The gift of a communication device would greatly assist his communication efforts. Although he is young, he has had experience communicating with an ipad using Proloquo2go and has had good success. His family says it would be an absolute blessing for him to have his own iPad to communicate in all of his environments.
Variety KC hears this story from about so many kids. Right now, while quarantined at home, the frustration from communication struggles is especially hard for kids and families. Variety donors are helping Kye, but we have so many more on the list. If you can help, please donate at www.varietykc.org/donate
Arthur’s mom explains:
“Art has a speech delay along with sensory and behavioral concerns. His primary communication is by pointing or directing you to his wants/needs, however lately he is showing an interest in using an app to point to pictures on my phone and that directs us to what he wants. This has helped calm down his tantrums and physical outbursts. We are currently a one working family of six. I have stayed home to take care of four kids, and both of our youngest have speech delays and multiple therapy sessions each week.”
They are attempting to purchase a family home and just don’t have the budget for a personal device and apps right now but know that it would make a world of difference for Art!
This letter was written before the #stayhome order was in place. Can you imagine being isolated with a young child who can’t communicate their needs and wants? The personal devices they work on in therapy stay in therapy and when they get home, the frustration comes out. In this case, there is no scheduled therapy because of COVID-19, so the lack of a device means the lack of progress for Art. Please help Variety KC make sure that all kids have a voice! Donate today at varietykc.org/donate/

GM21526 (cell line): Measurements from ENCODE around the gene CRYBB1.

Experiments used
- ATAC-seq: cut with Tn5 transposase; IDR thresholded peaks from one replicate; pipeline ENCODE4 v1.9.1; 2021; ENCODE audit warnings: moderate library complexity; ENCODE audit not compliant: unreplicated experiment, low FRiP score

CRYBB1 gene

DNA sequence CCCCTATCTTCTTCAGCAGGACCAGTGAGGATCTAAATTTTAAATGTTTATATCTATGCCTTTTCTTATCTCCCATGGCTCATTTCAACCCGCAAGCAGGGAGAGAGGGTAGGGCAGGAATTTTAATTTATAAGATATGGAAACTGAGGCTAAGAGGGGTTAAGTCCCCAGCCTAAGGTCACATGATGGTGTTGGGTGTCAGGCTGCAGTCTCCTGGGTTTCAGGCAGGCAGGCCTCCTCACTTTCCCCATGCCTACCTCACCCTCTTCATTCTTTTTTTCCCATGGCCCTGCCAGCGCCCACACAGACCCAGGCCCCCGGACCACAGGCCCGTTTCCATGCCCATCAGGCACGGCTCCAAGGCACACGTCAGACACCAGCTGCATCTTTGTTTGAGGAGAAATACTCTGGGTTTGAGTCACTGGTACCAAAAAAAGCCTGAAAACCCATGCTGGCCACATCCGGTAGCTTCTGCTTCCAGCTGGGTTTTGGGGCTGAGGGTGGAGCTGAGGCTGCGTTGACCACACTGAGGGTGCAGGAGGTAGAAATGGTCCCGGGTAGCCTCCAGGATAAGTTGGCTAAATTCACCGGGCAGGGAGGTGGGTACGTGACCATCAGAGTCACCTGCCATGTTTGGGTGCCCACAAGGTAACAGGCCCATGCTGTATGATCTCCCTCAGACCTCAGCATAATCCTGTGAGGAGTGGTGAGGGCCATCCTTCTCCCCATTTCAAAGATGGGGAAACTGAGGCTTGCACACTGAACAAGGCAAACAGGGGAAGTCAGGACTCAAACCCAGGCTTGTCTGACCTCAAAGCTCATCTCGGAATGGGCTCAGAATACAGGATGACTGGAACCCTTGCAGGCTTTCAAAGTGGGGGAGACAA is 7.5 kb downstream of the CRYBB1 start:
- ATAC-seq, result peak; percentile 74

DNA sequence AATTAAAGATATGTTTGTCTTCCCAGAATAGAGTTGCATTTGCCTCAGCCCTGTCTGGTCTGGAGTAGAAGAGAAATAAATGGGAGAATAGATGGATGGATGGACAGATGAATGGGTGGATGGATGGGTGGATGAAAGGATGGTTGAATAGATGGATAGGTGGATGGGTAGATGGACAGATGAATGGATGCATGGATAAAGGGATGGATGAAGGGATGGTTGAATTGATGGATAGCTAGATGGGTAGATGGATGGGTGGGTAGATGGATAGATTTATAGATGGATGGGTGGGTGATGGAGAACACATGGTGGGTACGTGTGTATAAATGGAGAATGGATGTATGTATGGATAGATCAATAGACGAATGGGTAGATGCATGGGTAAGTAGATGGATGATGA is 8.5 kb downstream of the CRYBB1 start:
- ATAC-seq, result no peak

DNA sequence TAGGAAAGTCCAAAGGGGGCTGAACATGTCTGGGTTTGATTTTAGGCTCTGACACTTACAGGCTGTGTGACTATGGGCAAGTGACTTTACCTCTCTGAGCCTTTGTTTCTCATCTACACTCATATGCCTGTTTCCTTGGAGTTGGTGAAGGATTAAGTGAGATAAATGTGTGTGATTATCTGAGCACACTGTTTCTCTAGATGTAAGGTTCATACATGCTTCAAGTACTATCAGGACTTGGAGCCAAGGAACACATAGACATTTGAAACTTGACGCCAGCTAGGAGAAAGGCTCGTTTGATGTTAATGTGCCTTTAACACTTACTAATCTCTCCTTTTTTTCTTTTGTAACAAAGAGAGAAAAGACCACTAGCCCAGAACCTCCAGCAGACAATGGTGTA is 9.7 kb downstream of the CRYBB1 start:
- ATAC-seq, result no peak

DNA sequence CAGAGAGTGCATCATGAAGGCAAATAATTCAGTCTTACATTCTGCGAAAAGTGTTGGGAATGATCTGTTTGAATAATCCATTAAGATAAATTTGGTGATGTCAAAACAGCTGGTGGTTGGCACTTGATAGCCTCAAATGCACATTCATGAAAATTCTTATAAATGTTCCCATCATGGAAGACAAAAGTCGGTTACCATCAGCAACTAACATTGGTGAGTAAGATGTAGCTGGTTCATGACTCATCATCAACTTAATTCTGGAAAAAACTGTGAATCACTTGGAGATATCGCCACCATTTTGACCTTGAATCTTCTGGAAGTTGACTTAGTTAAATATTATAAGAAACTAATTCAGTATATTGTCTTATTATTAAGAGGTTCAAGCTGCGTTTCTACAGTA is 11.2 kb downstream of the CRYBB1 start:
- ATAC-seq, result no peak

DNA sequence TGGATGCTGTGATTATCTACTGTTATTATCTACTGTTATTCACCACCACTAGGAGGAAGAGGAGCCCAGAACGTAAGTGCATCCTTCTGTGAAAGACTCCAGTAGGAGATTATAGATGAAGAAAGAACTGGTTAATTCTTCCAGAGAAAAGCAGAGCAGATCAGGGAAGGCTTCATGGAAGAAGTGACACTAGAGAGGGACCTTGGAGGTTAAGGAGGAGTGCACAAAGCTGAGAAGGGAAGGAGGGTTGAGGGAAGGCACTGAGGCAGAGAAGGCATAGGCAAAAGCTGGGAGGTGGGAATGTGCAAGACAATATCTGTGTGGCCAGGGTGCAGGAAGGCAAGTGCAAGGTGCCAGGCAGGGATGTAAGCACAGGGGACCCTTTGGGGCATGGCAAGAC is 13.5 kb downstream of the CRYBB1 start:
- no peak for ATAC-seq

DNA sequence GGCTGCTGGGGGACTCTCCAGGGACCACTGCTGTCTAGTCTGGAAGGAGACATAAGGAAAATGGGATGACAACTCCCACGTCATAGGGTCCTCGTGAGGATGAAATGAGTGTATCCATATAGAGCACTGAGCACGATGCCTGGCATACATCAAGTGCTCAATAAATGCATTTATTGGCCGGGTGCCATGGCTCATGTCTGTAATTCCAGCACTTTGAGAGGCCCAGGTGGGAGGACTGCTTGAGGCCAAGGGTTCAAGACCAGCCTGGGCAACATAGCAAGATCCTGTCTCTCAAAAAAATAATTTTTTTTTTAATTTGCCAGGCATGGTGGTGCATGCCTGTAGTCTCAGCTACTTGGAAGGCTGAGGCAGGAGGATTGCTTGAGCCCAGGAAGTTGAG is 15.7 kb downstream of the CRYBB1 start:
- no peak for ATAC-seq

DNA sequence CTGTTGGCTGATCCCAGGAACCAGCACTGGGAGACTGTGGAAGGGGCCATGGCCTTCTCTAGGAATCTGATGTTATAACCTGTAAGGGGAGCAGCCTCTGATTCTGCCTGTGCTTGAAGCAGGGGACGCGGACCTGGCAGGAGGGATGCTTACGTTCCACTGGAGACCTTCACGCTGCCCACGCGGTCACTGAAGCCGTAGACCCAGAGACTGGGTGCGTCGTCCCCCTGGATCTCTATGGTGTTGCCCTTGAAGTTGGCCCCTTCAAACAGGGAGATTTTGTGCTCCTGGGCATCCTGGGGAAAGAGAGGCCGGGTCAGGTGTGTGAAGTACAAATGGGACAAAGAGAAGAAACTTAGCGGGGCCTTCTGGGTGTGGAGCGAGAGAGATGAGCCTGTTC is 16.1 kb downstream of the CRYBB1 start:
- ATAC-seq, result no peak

Recently we heard from Silas’ therapist. He’s a three-year-old with a diagnosis of Autism Spectrum Disorders and is nonverbal, but he’s been working really hard at that. In fact, he has been involved in toddler and preschool classes, individual speech-language therapy, and ABA services since February 2018. He has participated in the Pathways program since August 2019, where he receives daily, intensive interventions for speech, occupational therapy, physical therapy, music therapy and behavior. Here’s what his speech therapist told Variety KC:
“Over the course of the treatment sessions, I have introduced Silas to the iPad with the ProLoQue application, and he has shown the ability to attend to and imitate my models. Additionally, he has retained knowledge from previous modeling, to then use some of those words spontaneously on the device at a later time. I am recommending the Apple iPad with ProLoQue augmentative communication application for Silas. Having access at all times (home, school, community) to a robust communication system will allow Silas to communicate more of his wants/ needs, and be able to increase the variety of communication functions he uses, such as giving directives and making comments.” Karianne Radovich, M.S., CCC-SLP
Karianne brings up a really critical need, the need for access at all times, not just school. With our schools closed, so many kids are going without the therapy they need and devices they use. Variety KC is reaching out to donors and families to make sure every child has a voice and a way to be heard. Please donate today at www.varietykc.org/donate/ Thank you!